https://quarterly.blog.gov.uk/2016/01/25/improving-public-sector-efficiency-to-deliver-a-smarter-state/

Improving public sector efficiency to deliver a smarter state

Why public sector efficiency?

The argument for greater efficiency in the public sector at a time of spending reductions and increased pressure on services is obvious, but the importance of efficiency goes beyond saving money.

Government output currently makes up around a fifth of Gross Domestic Product and any effort to boost economy-wide productivity must include the public sector and public services. However, productivity is only one aspect of efficiency. As the Prime Minister highlighted earlier this year, efficiency is also key to delivering a “smarter state” capable not only of delivering more for less, but better public services.

Boosting public sector productivity and creating a “smarter state” require both an evidence-based understanding of what public services have been able to deliver so far, the drivers of these outcomes and the different options available.

Since the beginning of 2014, a group of Civil Service analysts established by Dave Ramsden, Head of the Government Economic Service, and chaired by Stephen Aldridge has been building this understanding through the Public Sector Efficiency Group.

What do we mean by efficiency?

Efficiency refers to the entire process of turning public money into positive outcomes for individuals and society (as set out in the Figure 1). It goes beyond back-office savings, and means thinking about how government funds, designs and delivers frontline services. Improving efficiency does not just mean reducing spend.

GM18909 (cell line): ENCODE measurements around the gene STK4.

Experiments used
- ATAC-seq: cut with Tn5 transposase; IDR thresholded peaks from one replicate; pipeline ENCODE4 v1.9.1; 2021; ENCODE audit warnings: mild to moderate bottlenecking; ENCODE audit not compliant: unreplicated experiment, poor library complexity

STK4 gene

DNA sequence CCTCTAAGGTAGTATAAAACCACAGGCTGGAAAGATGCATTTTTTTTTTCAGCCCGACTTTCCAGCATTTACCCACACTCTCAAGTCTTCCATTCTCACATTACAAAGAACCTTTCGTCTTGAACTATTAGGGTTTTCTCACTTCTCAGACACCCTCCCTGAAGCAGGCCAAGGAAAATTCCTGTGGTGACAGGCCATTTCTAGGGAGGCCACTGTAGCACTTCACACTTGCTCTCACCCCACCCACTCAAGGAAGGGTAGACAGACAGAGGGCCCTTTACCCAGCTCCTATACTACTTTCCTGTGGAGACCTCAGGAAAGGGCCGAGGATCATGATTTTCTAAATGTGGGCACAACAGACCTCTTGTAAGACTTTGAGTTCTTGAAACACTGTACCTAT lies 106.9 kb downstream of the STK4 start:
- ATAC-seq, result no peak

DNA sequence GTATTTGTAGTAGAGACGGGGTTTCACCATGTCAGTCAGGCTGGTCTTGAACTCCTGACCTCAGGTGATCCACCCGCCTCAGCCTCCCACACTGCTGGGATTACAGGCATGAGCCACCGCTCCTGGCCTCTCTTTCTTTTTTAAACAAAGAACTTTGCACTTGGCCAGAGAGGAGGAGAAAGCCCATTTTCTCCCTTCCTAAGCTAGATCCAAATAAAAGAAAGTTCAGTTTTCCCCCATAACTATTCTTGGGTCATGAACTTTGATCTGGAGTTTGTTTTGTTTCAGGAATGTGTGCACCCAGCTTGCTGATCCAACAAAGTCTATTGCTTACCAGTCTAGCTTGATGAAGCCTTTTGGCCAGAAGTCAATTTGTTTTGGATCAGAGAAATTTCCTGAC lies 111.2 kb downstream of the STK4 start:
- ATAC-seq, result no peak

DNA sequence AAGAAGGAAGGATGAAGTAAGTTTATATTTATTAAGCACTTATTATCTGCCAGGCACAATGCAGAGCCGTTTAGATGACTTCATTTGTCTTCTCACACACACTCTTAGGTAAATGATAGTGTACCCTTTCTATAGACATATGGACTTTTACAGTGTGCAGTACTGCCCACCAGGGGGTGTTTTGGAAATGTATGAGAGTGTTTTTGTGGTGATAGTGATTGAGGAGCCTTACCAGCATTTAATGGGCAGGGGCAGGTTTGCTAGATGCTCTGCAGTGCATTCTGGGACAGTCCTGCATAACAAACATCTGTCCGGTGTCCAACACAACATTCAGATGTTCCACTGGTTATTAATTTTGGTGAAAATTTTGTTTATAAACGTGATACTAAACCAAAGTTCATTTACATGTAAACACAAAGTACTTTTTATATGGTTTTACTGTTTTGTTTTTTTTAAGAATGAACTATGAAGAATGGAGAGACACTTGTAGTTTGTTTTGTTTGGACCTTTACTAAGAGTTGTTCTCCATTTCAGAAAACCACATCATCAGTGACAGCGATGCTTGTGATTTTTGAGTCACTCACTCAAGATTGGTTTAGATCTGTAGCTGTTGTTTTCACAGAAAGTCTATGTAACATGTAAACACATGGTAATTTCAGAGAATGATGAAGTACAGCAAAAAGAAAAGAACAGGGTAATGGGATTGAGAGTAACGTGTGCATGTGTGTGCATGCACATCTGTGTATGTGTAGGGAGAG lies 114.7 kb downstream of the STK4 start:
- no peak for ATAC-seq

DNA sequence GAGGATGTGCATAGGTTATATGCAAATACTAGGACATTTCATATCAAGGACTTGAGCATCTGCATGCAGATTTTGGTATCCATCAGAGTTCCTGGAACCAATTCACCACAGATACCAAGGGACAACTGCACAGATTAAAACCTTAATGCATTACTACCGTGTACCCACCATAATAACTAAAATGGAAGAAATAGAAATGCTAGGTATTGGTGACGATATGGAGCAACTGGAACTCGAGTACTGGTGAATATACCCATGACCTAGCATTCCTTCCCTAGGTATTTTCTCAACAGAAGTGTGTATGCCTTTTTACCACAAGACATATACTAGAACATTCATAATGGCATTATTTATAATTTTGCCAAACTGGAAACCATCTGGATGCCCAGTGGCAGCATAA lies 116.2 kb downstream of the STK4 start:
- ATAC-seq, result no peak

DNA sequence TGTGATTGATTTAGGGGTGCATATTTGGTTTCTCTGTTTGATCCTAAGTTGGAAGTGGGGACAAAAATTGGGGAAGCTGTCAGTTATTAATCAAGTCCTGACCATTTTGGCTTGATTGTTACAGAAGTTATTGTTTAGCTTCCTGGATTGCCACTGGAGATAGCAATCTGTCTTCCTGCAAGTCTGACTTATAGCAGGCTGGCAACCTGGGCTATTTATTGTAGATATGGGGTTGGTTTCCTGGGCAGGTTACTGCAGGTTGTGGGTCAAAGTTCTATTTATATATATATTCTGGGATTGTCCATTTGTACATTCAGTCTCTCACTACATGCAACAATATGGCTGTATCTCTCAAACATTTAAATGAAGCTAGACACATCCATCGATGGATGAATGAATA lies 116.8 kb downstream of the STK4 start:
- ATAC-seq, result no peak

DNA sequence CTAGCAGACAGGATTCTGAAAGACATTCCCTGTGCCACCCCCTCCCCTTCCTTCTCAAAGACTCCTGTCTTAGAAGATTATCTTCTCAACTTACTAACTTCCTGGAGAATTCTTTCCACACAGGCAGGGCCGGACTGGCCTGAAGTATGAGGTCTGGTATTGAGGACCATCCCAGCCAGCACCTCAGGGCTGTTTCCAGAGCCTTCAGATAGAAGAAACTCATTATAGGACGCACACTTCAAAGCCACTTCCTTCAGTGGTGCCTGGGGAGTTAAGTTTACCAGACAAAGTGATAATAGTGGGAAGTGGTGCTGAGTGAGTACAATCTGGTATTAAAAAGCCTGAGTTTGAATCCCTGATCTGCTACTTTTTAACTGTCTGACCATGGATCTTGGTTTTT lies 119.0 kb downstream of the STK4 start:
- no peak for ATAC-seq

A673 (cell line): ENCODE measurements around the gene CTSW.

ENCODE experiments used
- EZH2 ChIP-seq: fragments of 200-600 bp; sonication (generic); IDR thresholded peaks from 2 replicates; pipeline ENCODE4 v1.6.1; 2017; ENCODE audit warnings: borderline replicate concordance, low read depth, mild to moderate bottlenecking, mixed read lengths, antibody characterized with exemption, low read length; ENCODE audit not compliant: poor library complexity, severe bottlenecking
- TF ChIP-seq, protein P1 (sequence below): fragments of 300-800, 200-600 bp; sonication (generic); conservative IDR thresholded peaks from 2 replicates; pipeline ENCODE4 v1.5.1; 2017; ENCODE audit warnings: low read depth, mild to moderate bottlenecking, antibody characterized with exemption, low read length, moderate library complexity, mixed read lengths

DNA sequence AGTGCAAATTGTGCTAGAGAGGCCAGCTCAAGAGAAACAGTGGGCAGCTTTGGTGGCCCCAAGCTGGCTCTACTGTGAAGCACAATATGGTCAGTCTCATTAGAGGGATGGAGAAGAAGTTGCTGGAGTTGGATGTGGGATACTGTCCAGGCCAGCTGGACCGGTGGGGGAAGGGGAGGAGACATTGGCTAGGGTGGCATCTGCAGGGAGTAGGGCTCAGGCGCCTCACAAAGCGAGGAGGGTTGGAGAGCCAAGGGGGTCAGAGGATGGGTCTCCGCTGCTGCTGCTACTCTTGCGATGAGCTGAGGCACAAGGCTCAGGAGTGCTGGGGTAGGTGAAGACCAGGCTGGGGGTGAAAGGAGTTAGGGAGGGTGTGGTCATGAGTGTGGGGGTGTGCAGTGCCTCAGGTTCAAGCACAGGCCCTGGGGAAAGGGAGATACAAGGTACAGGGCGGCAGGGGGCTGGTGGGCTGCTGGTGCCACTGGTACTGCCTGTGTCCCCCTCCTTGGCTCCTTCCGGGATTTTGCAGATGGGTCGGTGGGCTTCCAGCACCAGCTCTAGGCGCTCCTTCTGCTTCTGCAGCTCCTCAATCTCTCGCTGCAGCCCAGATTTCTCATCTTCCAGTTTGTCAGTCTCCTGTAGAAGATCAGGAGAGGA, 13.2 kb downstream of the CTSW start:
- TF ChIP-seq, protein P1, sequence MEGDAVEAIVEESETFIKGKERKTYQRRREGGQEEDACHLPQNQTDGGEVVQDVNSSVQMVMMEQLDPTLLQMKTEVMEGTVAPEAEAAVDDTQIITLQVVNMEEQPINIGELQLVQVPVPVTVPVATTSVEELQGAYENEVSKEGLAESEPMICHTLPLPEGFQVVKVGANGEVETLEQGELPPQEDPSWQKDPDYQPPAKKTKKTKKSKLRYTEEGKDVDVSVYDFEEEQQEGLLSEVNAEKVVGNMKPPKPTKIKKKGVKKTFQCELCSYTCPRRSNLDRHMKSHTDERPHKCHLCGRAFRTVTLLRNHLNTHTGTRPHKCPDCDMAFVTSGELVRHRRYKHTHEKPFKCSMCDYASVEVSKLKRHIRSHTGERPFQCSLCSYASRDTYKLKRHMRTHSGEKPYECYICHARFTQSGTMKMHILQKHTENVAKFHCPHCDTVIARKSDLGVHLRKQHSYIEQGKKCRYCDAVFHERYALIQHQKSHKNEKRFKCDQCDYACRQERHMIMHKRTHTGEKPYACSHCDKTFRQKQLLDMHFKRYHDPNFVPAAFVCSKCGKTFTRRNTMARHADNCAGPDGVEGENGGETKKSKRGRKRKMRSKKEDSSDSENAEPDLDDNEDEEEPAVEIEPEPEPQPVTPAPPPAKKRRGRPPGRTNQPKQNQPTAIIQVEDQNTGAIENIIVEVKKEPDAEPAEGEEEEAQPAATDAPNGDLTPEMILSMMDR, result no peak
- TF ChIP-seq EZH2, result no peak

It also means delivering better outcomes and more effective government, while using public money in the smartest way possible.

Figure 1: The public sector and public service production function
Figure 1: The public sector and public service production function

To highlight this, the Group made one concept central to its work – the distinction between ‘technical’ and ‘allocative’ efficiency (see Figure 2). Technical efficiency means doing what we do now, but better.

Figure 2: A simple but powerful concept – technical and allocative efficiency
Figure 2: A simple but powerful concept – technical and allocative efficiency. Click for a bigger version

It means asking questions like can we purchase inputs, such as hospital equipment or teaching staff, at a lower cost without affecting quality? Can we produce more outputs, such as medical operations or A* GCSE pupils, for the resources we’re putting in?

Allocative efficiency means finding wholly different ways of achieving the outcomes we want. It requires asking further, more difficult questions: Are we doing the right things? Does this policy really work? It became clear through the Group’s work that government is very good at asking (and answering) questions about technical efficiency, but can sometimes struggle with questions about allocative efficiency.